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401k and bankruptcy?
I believe new bankruptcy law exempts all retirement from being touch during bankruptcy so it should be safe
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Answer Yes, but not until your discharge. If you take money out of a 401K after you file and before discharge, the money is no longer exempt and could be taken b…y the Trustee. If you take it out after your discharge the money is yours.
No. It is protected by law.
Answer These assets should not be effected at all.
NEWS ALERT: YOUR IN BANKRUPTCY...YOU HAVE TROUBLE HANDLING FINANCES, You have more debt than you can handle...COMMON SENSE: BORROWING MORE CANNOT GET YOU OUT OF DEBT. … Don't do it, don't do it, don't do it! Your 401k is exempt from seizure under virtually all circumstances...including bankruptcy. (Example...OJ Simpson, owed a lot to the Browns after they won the wrongful death suit....they could take his Heisman trophy, his cars, his future income from autograph signings, etc, etc....and did and continue to. As a judgement, he can't even escape it through BK. But, they can not touch his multi million dollar 401k/IRA.) If you take a loan against the 401k, the money is no longer protected...it can and will be taken by creditors...given the opportunity....and since your already in serious financial problems now... it's highly possible that can come about. Then your left with a new debt to pay off, that uses up your 401k....and nothing else. Well, something else - you'll have a big new tax bill and debt, because not paying back the loan of the 401k is the same as withdrawing it...so you pay a penalty on the early withdrawal and everything becomes income! (Rule of thumb, depends on State, but when it becomes a withdrawal, which happens many, many ways, you should consider tax and penalty to be @40% of what you took out). Don't do it, Don't do it, Don't do it! Now...as maybe a more direct answer: There probably isn't a law against your borrowing from the plan. However, depending on your BK, especially in a C13 though, you agreed to only make financial changes with the approval of the trustee. Failing to do so is almost always responded to first by the BK protection being ceased, and sometimes by fraud charges because not keeping your promises to the court falls under that. Finally, the trustee has a right to the funds when taken out and would want them to pay the creditors in the order required by law/the plan.
When you make a contribution to your 401k plan, your employer is required to have that money deposited into your account with the 401k custodian within a few weeks, … From the IRS: "if your plan provides for salary reductions from employees' paychecks for contribution to the plan, then these contributions must be timely deposited. The law states that this must be accomplished as soon as it is reasonably possible to do so, but no later than the 15th business day of the month following the payday. If you can reasonably make the deposits in a shorter time frame, you need to make the deposits at that time." Once that is done, most plans ask you to select some investment choices for your money. Sometimes one of the options is Employer Stock. If you invest in your employer's stock, and the employer goes bankrupt then you could loose the amount you have invested in that stock. Depending on what investment options you have available, stock mutual funds, bond funds, money market accounts, the stock mutual fund may also own some employer stock. So if you are invested in that mutual fund, and also have some emplyer stock in your 401k, your risks are increasing. You are dependent on the employer for current income, you have some employer stock in your 401k account, and the stock mutual fund holds some of the employer stock. Add to that if your employer has a retirement plan for you your risks go up dramatically. Keep employer stock in your 401k at a minimum and you will likely do well.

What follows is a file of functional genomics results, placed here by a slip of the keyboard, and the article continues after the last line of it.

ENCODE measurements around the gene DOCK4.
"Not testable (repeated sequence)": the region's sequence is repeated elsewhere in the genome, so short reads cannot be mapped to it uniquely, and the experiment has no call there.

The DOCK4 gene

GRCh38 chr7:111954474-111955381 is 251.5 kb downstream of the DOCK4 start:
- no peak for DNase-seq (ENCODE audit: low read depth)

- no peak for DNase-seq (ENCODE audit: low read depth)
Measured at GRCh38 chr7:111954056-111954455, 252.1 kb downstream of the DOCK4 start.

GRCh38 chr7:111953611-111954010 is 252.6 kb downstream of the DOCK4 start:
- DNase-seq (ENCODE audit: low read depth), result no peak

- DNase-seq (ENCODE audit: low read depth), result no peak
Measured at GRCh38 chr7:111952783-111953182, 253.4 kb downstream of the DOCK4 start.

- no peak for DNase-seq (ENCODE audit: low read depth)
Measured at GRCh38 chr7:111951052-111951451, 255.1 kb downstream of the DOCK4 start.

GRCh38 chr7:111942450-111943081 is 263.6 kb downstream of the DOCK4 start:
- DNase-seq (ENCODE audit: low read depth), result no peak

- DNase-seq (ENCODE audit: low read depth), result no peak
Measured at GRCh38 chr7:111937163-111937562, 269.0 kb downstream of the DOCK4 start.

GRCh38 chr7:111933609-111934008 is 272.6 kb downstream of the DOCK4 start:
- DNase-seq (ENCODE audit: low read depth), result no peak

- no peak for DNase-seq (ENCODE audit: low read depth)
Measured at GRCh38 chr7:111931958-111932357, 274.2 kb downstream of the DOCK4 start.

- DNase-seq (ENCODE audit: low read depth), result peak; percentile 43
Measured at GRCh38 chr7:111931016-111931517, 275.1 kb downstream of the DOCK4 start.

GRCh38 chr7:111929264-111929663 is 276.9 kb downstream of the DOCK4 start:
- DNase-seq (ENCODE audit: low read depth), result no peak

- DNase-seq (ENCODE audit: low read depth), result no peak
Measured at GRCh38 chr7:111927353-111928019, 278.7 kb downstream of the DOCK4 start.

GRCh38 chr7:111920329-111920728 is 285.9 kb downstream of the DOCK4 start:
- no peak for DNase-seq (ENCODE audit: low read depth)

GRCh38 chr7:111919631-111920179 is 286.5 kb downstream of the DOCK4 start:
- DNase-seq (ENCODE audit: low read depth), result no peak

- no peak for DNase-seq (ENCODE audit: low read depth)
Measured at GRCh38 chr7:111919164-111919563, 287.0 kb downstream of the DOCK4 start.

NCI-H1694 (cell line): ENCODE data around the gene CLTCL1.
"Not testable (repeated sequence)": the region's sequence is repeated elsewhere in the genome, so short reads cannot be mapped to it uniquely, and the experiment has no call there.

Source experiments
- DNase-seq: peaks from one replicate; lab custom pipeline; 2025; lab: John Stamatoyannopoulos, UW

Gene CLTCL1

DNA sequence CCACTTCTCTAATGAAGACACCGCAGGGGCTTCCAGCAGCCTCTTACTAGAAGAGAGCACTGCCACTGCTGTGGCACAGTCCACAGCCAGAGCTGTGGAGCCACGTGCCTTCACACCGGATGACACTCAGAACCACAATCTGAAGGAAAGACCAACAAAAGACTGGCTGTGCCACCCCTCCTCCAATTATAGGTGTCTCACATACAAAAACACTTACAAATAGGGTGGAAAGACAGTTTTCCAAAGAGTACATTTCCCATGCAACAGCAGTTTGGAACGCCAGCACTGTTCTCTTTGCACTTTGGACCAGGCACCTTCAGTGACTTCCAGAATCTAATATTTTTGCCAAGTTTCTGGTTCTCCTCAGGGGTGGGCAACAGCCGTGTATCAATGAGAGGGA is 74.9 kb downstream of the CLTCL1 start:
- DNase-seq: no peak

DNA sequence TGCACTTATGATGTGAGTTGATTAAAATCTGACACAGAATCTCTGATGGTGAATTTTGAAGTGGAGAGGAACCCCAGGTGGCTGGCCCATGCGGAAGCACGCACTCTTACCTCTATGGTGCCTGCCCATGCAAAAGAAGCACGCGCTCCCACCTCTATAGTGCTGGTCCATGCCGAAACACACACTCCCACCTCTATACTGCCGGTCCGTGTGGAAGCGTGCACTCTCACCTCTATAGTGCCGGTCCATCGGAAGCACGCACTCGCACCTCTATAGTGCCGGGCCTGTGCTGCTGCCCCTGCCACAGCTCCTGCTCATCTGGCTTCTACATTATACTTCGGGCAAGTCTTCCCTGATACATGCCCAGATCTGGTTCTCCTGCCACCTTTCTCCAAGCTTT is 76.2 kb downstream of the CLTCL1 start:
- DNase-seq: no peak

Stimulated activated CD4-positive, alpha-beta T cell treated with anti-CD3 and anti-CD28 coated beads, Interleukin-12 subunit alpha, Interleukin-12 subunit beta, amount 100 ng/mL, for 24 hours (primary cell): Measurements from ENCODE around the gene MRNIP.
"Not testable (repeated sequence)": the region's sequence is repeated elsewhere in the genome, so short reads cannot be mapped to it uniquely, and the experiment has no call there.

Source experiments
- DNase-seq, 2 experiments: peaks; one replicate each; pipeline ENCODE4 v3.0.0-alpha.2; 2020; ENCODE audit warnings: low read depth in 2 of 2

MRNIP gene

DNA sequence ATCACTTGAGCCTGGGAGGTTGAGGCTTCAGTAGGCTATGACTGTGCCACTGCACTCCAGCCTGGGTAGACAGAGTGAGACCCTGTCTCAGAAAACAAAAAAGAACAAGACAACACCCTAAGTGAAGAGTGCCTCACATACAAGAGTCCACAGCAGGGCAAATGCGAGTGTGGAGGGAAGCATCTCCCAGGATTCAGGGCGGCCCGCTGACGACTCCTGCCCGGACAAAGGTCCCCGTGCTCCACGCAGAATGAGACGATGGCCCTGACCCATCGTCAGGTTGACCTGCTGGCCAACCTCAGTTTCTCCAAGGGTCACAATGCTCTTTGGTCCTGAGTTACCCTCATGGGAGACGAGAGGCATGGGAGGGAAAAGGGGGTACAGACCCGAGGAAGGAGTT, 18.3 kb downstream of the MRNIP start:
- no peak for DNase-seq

No...your retirement in a qualified plan (like a 401k), is exempt from seizure up to any amount!
Nothing they are exempt form seizure.
Yes, they must. All debts and ALL assets must be included. No exceptions. Your 401 is classified as an exempt asset by the court. However the loan isn't, and when it is discha…rged by the court, you will lose your 401k against it, and probably have substantial tax consequences. You need an attorney.
Even without the BK this is a very bad move, with it a terrible one. The amount taken is penalized at 10% plus is taxable income...so you lose close to 50% of it. In… BK this is one of the few things tht are exempt...that you can figure on having after the BK. Once you take it out it is no longer protected.
Absolutely...it is always exempt from seizure or use and will NOT be taken.
The MAX amount you can draw is 300k.
No you can't it will be almost impossible to do so don't try to.
Money taken from your 401 into your personal account is considered income/asset. That's why its never a good idea to remove money from your 401 when youre about to file BK.
All ERISA qualified accounts are protected in a BK- meaning creditors cannot seize those accounts.